Stratocasters usually have a tremolo or whammy bar which is hooked up with springs in the back of the guitar. If your music demands a tremolo a Stratocaster is probably your best bet. To keep from retuning the Stratocaster in performance, some players either add more springs to hold the tremolo tight or block the tremolo with a piece of wood. The springs in the tremolo are an important part of the classic Stratocaster sound, so players like Eric Clapton add two more springs to make it keep the sound but stay in tune a little better. You can bend the tremolo bar if you use it with too many springs so I would have a professional guitar tech adjust this for you, so you don't have any issues.
The Stratocaster Body
Stratocasters are known for the Stratocaster sound, but Fender’s Comfort Contour Body is one of the reasons that the Stratocaster has become so ubiquitous. The Stratocaster is one of the most comfortable solid body guitars to play – you can play it for hours without getting tired. The body is beveled at the belly, and where your forearm touches the front to make it less square. They also added a second cutaway to make it easy to reach the highest notes.
The list of Stratocaster Players is endless and includes many guitarists who also play Telecasters and other guitars: Eric Clapton, Jeff Beck, Richie Blackmore (whose guitar shares a scalloped fret board with Yngwie Malmsteen’s Strat), John Mayer, Stevie Ray Vaughan, Bonnie Raitt, Mark Knopfler, Jimi Hendrix, The Stones’ Ronnie Wood, George Harrison, Buddy Holly, David Gilmour, Ry Cooder, and U2’s The Edge, are among the many great artists who consider (or considered) the Stratocaster their favorite guitar.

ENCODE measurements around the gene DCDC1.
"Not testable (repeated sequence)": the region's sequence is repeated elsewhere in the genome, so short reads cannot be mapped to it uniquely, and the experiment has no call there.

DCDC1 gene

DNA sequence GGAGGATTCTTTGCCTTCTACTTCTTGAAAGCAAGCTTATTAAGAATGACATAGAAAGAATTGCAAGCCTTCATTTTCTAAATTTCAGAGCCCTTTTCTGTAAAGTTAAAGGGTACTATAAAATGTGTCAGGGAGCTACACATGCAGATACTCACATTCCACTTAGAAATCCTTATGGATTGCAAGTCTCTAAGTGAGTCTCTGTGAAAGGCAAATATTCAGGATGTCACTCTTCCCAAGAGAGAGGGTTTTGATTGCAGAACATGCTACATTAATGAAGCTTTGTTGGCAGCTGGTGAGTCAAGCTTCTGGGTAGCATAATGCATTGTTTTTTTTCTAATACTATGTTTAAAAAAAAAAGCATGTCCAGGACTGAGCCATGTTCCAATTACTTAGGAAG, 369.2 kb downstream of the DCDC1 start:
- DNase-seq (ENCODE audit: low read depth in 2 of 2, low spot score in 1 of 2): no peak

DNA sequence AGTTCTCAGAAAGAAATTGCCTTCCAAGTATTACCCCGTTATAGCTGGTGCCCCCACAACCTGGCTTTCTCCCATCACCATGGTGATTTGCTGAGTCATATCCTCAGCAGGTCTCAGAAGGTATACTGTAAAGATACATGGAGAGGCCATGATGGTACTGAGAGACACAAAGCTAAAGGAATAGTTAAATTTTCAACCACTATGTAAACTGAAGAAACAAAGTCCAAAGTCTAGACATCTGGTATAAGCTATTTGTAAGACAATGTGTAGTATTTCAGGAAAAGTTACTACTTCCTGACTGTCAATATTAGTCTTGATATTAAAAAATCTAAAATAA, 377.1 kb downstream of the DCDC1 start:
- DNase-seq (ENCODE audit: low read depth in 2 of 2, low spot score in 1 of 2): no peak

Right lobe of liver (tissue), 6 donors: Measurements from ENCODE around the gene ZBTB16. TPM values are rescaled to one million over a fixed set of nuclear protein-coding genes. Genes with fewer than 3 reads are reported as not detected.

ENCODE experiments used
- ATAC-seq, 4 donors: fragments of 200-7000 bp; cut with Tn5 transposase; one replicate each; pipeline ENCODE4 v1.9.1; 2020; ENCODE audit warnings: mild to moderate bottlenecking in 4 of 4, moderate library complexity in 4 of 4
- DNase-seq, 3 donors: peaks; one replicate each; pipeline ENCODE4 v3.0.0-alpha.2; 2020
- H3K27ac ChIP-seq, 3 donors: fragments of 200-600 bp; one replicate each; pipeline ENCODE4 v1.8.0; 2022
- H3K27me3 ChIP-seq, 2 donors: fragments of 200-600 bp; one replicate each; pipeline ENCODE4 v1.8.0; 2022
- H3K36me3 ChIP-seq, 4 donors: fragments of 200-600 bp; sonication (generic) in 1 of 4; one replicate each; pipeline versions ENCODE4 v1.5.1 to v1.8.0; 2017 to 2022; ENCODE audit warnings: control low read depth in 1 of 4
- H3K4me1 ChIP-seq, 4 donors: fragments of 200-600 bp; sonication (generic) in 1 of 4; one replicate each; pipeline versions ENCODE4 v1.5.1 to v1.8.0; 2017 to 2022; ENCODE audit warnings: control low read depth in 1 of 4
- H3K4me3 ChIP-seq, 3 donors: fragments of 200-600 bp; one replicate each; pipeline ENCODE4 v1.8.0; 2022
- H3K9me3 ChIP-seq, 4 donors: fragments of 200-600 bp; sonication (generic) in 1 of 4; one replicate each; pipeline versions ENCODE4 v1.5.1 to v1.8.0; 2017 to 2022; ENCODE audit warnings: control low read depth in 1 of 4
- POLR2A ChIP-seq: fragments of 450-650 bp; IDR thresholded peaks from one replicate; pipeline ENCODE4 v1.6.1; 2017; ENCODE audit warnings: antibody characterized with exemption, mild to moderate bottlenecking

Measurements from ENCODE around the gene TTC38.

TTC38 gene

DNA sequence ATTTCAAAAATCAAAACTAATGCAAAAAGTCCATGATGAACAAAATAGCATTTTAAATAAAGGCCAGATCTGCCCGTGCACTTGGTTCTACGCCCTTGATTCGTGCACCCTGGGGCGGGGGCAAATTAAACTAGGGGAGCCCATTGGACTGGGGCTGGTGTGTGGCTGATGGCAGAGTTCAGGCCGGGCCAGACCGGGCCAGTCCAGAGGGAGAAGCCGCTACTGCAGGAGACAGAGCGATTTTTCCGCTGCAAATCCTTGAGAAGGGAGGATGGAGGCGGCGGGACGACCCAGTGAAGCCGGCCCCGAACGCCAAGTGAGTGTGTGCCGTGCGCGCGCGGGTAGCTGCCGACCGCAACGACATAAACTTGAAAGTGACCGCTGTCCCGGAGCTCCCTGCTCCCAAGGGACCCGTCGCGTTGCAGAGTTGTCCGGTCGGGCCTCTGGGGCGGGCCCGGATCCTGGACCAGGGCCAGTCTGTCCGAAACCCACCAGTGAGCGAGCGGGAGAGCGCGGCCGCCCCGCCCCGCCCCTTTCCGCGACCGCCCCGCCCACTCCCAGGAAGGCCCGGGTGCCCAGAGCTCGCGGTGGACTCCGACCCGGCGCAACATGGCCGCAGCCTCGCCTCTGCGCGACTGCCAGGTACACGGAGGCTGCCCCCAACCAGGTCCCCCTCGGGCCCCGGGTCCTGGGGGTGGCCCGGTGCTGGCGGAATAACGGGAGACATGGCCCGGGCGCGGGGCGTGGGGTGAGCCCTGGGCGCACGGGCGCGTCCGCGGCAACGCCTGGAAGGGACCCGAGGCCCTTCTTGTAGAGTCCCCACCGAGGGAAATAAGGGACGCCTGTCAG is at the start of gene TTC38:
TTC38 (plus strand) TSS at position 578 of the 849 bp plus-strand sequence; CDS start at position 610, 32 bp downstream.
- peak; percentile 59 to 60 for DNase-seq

Different Stratocaster and Telecaster Models
Even if you can play every lick in the book, it can be hard to get recognition if you have the same sound as everyone else. Your unique sound comes from your playing and also from your choice of guitar, amp, and effects. Once you have your own sound, your music can stand out and not be lost in the crowd.
Jimi Hendrix's Stratocaster has its own sound because he flipped his guitar upside down, making the bridge pickup have a different angle than playing a regular lefty. Stevie Ray Vaughan used a left-handed bridge so his tremolo bar was actually on the top of the guitar instead of the bottom. He also put bass guitar frets on his guitar for more sustain, never used less than a 13 gauge string, and had Fender Custom Shop Texas Special pickups, which helped him get his unique sound.
A lot of artist signature Teles and Strats are actually hot rodded versions of the American Standard Stratocaster or American Standard Telecaster customized for the artist. You also can customize your own guitar by replacing pickups, tuners, and other parts to get your own unique sound and feel. You can also get a significant variety of Strat and Tele sounds from the many factory built models from Fender, including the double humbucker Blacktop models, the American Deluxe models, and many others that are detailed in our Fender Stratocaster Buyer’s Guide and Fender Telecaster Buyer’s Guide.
Jeff Godsell is a guitar and amp professional at Sam Ash Direct, call him at 800-472-6274 ext 2257 or e-mail him at any time at JGodsell@SamAsh.com for advice on your guitar questions.